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7 Tools to Help Startups Dominate in Large Markets and Compete with the Giants

7 Ways to Grow Your Startup in a Crowded Market
These are some of the key lessons I’ve learned that have helped my company grow to where we are today:

1. Know who you are and keep it simple.
It doesn’t matter if you are the CEO of an established company or the founder of a new startup, you always have to know your core value. It may take a long time to figure out where you fit in the industry ecosystem and that’s okay. If you stay true to your value, everything else will fall into place.

You can refine your image by focusing on your strengths, and doing one thing really well. For adMarketplace, we focus on data to drive performance for our advertisers, and we don’t ever want to stray from this mission. A lot of internet advertising companies try to do too much. They dabble in display, social, native, and search. This is unsustainable.

In theory, it’s great to be a one-stop shop for all things digital, but a jack of all trades is a master of none. Some of the biggest companies in the world start to show weakness when they spread themselves too thin. Word of advice: Specialize in one thing that scales.

2. Build your own technology.
Proprietary technology is a necessary ingredient for success in many industries. Build it yourself, in-house and own it. It’s always better to invest in yourself and own your products than to lease it from somewhere else.

3. You don’t need to slay giants to succeed.
We’re not a Google killer, and we don’t pretend to be one. Instead, we position ourselves as a transparent, reliable alternative to Google.

Large monopolies always have weaknesses, smart companies establish their value addressing these market needs.

Related: The Innovation Challenge Facing Startups in Crowded Industries

4. Always have more than one client.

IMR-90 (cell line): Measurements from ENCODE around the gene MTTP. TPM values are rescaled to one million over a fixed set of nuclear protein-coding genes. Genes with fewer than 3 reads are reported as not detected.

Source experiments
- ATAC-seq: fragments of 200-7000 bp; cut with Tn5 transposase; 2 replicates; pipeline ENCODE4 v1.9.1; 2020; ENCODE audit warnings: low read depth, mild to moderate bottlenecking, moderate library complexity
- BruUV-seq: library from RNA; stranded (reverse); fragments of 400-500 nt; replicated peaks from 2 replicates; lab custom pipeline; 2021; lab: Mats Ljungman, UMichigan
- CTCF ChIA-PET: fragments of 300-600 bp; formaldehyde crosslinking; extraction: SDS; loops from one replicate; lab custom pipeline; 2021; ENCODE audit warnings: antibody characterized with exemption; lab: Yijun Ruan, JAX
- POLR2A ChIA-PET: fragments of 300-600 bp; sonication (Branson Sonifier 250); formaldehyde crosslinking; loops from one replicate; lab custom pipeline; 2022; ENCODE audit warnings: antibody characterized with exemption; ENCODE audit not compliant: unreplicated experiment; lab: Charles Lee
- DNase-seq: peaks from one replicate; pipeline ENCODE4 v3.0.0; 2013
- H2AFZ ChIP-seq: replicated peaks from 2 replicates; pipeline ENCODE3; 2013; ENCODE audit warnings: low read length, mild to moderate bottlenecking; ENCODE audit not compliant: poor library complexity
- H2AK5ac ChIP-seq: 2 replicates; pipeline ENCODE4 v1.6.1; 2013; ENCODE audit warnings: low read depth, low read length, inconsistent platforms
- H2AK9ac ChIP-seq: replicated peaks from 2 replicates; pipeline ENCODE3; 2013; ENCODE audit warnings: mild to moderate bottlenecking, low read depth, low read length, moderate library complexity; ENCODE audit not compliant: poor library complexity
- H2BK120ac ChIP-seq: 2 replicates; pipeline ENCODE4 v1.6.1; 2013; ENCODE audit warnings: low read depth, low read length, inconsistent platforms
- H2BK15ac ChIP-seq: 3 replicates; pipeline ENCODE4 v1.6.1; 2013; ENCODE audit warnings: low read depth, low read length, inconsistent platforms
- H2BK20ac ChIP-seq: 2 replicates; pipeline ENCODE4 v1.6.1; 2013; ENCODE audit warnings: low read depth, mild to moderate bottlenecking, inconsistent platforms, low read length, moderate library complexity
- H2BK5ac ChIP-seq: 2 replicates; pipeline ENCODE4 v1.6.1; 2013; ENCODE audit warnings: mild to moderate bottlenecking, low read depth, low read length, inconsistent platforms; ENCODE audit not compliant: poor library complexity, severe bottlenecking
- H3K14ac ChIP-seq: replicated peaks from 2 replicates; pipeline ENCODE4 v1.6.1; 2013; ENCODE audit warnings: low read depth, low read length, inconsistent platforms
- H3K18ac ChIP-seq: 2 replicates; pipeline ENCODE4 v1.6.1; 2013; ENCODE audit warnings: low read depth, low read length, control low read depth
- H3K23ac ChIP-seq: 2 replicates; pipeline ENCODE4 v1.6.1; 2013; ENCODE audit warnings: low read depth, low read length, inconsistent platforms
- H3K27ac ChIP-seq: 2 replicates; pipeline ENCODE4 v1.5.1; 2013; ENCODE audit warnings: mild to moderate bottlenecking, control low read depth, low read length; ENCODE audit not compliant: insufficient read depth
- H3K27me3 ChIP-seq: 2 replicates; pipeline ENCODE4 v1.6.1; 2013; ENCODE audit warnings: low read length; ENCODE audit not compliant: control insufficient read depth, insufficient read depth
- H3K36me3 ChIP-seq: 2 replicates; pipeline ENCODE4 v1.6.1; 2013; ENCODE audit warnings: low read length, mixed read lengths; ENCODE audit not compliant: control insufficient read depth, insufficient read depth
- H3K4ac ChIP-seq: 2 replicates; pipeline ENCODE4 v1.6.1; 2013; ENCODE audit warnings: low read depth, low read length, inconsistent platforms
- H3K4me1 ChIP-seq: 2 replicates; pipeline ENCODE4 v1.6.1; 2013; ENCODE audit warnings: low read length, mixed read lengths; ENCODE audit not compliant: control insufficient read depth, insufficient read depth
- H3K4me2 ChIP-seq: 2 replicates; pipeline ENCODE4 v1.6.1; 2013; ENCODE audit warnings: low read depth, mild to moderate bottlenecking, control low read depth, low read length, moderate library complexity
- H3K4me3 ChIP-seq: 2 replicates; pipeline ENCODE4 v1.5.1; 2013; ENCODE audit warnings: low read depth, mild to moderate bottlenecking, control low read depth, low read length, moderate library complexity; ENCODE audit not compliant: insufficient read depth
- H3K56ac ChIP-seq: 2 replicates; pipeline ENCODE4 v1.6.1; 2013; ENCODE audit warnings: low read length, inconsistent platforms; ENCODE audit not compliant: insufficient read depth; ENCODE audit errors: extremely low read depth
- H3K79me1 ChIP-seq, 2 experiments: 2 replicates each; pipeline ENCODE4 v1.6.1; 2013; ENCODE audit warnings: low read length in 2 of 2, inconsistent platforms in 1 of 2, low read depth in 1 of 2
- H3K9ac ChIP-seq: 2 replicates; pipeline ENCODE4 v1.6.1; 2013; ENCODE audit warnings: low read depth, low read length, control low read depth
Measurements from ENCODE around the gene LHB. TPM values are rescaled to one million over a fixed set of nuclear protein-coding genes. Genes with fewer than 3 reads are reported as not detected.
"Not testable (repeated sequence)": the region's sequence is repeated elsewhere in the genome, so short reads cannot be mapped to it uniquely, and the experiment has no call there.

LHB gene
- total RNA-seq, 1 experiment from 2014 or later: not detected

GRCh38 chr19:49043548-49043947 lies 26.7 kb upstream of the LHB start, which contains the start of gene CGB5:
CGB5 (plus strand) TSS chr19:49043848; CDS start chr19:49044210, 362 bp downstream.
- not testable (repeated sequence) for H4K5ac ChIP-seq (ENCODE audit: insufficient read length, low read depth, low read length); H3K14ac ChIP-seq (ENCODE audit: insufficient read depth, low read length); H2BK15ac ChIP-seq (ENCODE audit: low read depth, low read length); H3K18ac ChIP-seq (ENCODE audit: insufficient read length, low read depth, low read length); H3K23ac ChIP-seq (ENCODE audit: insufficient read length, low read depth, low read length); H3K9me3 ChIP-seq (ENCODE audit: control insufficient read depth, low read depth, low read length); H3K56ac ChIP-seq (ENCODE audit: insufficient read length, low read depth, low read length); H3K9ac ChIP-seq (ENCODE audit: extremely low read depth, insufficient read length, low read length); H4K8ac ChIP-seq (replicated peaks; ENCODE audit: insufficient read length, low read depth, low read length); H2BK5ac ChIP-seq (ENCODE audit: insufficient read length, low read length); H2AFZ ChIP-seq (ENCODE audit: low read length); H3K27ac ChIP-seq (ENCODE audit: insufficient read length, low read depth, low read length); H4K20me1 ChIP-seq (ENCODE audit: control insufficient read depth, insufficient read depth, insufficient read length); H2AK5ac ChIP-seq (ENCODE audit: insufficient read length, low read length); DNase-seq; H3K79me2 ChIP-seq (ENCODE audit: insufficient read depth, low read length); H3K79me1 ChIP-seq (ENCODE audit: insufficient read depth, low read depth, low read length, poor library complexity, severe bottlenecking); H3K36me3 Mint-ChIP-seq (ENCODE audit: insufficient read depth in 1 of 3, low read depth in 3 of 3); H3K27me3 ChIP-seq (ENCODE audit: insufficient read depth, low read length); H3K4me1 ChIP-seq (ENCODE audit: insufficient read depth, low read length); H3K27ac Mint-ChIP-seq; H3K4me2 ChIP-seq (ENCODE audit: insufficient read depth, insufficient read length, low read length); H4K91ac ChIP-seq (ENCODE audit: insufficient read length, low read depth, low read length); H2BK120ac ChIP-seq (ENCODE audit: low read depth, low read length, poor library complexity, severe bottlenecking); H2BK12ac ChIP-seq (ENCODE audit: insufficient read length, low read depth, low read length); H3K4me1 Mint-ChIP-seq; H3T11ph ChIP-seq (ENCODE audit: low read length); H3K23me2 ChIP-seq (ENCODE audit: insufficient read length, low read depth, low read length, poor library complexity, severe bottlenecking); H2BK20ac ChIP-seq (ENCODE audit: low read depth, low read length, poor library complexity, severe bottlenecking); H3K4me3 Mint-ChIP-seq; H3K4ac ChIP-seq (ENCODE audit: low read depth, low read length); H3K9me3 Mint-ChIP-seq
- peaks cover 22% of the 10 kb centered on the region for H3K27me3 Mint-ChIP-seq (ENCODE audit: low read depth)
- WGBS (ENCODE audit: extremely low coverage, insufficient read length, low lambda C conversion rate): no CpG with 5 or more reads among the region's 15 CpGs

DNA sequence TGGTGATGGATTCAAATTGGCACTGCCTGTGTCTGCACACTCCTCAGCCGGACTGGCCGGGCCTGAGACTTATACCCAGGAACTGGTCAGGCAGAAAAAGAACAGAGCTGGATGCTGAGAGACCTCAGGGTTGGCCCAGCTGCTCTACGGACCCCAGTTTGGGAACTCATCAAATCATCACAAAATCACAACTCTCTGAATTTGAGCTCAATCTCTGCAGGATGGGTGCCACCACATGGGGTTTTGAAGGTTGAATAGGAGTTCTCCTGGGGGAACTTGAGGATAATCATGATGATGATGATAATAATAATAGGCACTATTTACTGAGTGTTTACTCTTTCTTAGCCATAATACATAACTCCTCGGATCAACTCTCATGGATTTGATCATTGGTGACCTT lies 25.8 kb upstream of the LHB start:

Exclusivity sounds great in theory, especially if it is with a renowned Internet giant. However, technology and media are dynamic industries. Giants fall. Empires crumble. If you are completely dependent upon someone else, you are setting yourself up for failure.

5. Hire smart.
Without a solid foundation of outstanding employees, the whole thing falls apart. Look for people who want a career, not a job. Also, find people that want to prove themselves -- those that don’t come off as entitled.

6. Outwork everyone.
This is non-negotiable and may be the most important lesson of all. Even if you have the best idea in the world, it’s not going to execute itself. You always need to work harder than the competition. Smaller companies have an advantage here, because a healthy, competitive work ethic can permeate office culture more easily. And, you need to keep working. Even after you have made a name for yourself in your chosen specialty and established yourself as a viable competitor, you have to be willing to outwork your past self. Simply saying that you need to improve every day is a lazy platitude.

Early in our company history, we learned the ugly truth that every company must learn: We all suck in some way. No one is perfect all the time. Every organization has its own unique problems. Even the best ideas are exceptionally flawed at their inception. To improve, survive and thrive, you need to identify how you suck and then work really hard to suck less every day.

7. Have fun with it, and always remember to give back.
As with any life venture, if you’re not having fun, what’s the point? Building a business will always be challenging, but it should also be fun for everyone involved. Success follows when your team believes in what they are building and who they are building it with.

None of what we’ve been able to accomplish as a tech company would be possible without a smart, curious, driven team. As we’ve grown as an organization, we’ve made it a priority to support initiatives that will help build the next generation of smart problem solvers and innovators. Paying it forward, it turns out, has paid us back in dividends -- it’s become a key ingredient in fueling our own culture and growth.

by Jamie Hill


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